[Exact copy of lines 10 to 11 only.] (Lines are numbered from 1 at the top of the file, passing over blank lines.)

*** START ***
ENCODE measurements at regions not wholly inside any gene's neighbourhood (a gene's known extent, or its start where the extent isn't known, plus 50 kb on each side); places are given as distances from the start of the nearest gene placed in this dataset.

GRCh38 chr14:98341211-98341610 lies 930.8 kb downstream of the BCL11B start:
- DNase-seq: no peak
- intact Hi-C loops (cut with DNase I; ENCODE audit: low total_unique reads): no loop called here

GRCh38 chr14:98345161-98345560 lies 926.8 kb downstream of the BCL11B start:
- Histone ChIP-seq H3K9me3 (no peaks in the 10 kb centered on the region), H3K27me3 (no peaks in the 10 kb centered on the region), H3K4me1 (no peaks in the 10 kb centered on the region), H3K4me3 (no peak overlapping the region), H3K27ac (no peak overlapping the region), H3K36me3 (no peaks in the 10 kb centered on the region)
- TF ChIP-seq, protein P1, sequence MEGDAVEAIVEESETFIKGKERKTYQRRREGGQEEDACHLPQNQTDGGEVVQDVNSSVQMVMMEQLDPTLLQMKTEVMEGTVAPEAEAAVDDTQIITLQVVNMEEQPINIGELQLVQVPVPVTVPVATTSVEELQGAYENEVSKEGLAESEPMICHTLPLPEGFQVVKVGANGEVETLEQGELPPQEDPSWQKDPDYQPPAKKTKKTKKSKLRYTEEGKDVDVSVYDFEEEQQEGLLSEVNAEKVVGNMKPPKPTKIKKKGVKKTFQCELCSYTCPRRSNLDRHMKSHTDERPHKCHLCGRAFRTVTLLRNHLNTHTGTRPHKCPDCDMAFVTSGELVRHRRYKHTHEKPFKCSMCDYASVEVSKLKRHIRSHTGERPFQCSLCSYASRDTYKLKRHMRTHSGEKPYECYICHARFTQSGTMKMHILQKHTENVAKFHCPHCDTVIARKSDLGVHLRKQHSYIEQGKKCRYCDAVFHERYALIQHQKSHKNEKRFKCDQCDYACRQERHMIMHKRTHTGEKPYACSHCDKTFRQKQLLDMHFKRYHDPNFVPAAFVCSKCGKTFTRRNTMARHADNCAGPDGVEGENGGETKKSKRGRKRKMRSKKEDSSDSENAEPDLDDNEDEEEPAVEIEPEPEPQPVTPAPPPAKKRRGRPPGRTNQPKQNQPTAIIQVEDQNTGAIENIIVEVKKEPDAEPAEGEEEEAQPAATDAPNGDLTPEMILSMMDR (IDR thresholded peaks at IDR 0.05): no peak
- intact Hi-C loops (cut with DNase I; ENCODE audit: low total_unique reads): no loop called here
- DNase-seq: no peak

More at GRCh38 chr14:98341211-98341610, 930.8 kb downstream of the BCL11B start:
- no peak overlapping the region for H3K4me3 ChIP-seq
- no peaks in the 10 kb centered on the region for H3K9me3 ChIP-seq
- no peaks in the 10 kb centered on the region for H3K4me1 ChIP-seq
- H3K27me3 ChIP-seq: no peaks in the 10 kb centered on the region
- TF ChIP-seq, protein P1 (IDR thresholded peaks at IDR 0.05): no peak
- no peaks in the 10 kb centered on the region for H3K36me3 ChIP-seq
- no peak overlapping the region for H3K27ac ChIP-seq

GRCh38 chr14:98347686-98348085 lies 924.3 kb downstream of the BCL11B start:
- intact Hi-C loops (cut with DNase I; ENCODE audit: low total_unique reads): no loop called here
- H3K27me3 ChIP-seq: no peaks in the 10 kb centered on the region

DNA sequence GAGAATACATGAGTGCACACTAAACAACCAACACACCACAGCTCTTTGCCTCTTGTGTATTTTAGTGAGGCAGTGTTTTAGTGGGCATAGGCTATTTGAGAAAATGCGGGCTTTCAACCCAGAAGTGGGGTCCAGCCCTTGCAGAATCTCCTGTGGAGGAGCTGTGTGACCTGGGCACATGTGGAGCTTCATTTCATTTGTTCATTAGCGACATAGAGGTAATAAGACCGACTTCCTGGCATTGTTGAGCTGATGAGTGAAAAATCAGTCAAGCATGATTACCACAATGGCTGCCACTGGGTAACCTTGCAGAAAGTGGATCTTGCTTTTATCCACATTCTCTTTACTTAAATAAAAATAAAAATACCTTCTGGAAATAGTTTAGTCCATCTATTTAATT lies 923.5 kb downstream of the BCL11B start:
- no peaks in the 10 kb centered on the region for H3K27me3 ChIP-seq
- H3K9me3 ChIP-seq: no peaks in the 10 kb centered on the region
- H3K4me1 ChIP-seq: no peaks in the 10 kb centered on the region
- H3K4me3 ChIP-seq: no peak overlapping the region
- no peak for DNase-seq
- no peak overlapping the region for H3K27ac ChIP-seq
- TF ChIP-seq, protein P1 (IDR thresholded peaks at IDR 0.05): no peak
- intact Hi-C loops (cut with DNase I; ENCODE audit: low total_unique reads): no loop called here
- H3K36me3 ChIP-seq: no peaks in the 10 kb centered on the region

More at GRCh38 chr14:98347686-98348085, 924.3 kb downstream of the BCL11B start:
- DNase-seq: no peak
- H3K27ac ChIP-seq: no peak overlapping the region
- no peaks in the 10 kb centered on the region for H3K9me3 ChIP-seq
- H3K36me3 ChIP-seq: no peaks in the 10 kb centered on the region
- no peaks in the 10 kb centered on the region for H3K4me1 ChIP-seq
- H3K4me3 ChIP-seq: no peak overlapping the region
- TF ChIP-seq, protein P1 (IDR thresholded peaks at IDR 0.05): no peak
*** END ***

More at GRCh38 chr14:98341211-98341610, 930.8 kb downstream of the BCL11B start:
- no peak overlapping the region for H3K4me3 ChIP-seq